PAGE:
Was May suckered then into believing a few ‘friendly’ polls and thereafter ‘advised’ not only to call an election but to concoct what was quite possibly the worst manifesto in the history of British politics? Possibly. Perhaps she is ‘taking one for the team.’ Difficult to say: Whether as Brexit spoiler or just as a demonstration of horrendous political judge – either way it doesn’t look good for Mrs May.

And then there was the conservative ‘campaign’ itself – a masterclass of amateurism and buffoonery. It was almost as if … they were purposely trying to screw this up: fox hunting, dementia tax, free school meals – policies that targeted animals, the elderly and children. If they were trying to alienate a sizeable part of the population the Tories were doing a damned fine job.

Every time the PM repeated her ’strong and stable’ meme I shuddered. Not only was it just a piece of empty rhetoric – an annoyingly patronising piece of rhetoric at that – as a statement of intent it was hugely disingenuous: what’s ‘strong and stable’ about plunging the country into a general election just days before Brexit negotiations are due to start? It could not get any more destabilising. If anything it was an act of recklessness.

The conservatives remember already had a perfectly adequate mandate and what is more even the Labour party had also begrudgingly signed up to Brexit. After a bruising EU campaign, the dust was finally starting to settle – thoughts were rightly turning to how the UK could negotiate a deal with Brussels.

Months of legal battles had ended in consensus. It had been a long and bitter struggle, but just as it seemed there was recognition that the future was at stake and with it a resolve to get the deal done, along comes May to throw a spanner in the works.

Why do such a thing, if not to frustrate that process? Why risk that hard-earned stability? For a few more parliamentary seats? With the majority of Tory MPs firmly on the Remain camp, it is hard to see what difference gaining a few more seats would have made. There never was, nor will there ever be, even close to a tiny majority of Brexit-supporting MPs in the Houses of Parliament or in the conservative party itself.

Though it might sound like the stuff of conspiracy theories, May’s woeful campaign becomes entirely comprehensible when seen within the context of an establishment ploy to subvert Brexit. And these forces do not give up. From direct or indirect financial largesse to promise of future enrichment and or political advancement, a lot is at stake. A glance at the Kinnock dynasty reveals as much.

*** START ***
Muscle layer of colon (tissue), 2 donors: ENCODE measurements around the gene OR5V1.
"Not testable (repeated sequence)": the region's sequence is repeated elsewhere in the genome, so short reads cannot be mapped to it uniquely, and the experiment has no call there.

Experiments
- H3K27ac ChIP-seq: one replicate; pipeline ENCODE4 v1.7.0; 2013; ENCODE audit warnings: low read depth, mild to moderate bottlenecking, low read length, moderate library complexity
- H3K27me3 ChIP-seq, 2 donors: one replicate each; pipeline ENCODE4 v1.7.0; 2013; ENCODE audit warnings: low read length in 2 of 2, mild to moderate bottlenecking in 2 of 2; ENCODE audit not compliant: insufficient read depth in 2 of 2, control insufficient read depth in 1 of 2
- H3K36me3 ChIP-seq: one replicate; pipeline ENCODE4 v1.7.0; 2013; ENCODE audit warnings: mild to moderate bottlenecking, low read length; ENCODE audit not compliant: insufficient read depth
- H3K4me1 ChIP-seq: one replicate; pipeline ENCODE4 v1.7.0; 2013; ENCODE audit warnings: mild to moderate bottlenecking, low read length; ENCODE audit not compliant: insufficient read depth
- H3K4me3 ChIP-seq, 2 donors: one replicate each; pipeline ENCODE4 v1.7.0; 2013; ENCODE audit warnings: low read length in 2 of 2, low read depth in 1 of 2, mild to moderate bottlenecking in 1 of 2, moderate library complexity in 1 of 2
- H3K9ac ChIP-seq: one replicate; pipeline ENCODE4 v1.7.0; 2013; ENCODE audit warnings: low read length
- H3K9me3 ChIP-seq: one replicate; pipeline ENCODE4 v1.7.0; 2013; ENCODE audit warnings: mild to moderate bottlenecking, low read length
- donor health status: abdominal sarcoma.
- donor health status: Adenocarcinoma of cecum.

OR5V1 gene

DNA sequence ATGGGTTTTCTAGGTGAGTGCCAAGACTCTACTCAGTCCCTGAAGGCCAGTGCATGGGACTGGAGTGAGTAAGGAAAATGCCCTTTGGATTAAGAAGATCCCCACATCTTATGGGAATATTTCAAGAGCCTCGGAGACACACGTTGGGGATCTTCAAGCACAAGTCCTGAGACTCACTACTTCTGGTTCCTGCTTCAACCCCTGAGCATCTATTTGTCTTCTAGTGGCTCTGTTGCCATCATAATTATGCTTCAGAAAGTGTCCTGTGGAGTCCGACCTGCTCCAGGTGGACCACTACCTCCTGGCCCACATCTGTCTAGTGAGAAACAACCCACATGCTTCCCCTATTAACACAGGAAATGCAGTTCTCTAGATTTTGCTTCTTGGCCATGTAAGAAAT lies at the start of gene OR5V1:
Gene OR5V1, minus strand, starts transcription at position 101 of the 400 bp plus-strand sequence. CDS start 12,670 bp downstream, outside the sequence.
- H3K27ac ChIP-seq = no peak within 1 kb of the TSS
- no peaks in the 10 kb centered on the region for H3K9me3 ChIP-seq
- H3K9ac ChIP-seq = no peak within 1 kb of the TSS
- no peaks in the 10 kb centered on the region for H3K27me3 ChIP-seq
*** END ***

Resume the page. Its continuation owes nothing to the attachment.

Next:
In the final analysis, in calling for a snap election, all Theresa May has succeeded in doing is bolstering the opponents of Brexit. Is that the outcome she wanted? Possibly. It is difficult to tell. Because Theresa May is a lightweight and like all lightweights she goes wherever the wind blows.

 

4.75 avg. rating (94% score) - 16 votes
David Sedgwick
David Sedgwick
A university lecturer by profession, David Sedgwick writes about a wide range of topics including Theatre, Politics and Formula One. His forthcoming book, ‘Shooting from the Hip’ is a collection of political essays written from a Libertarian humourist perspective. In his spare time, he enjoys marking student dissertations…
  • marvin

    The above article reflects many Brexit supporters views. However, when David Cameron stepped down, Theresa May was the best of a bad bunch, since there were no strong Brexit candidates put forwards in Parliament. Fallon is a Gospel thumper, Corbyn is an arrogant, self serving manipulator and May -whose history did her no favours. But as a UKIP member we followed Nigel Farage’s advice, and voted, not totally convinced, for May. The recent newspaper reports and claims made on the internet are making me, and possibly many other Brexit supporters very nervous. Particularly with regard to immigration. Brexit was an answer to a broiling situation in the UK where so many foreign people in the country are costing each of us dearly and reducing the services that we had all paid into for years. It was not just taxes that were costing the people more – there was so much more fraud and welfare abuse on a scale never been seen before. We are now being told that 3.8 million people will be given the right to stay! This is wrong! Totally wrong! It would be fair to concede to a number of immigrants being allowed to stay in the UK equal to the number of ex pats in other European countries. It would also be fair to state that if immigrants have not paid into the welfare system, then they are not entitled to receive it. I would not move to another country if I could not afford to live there, or at least to know that I could keep myself.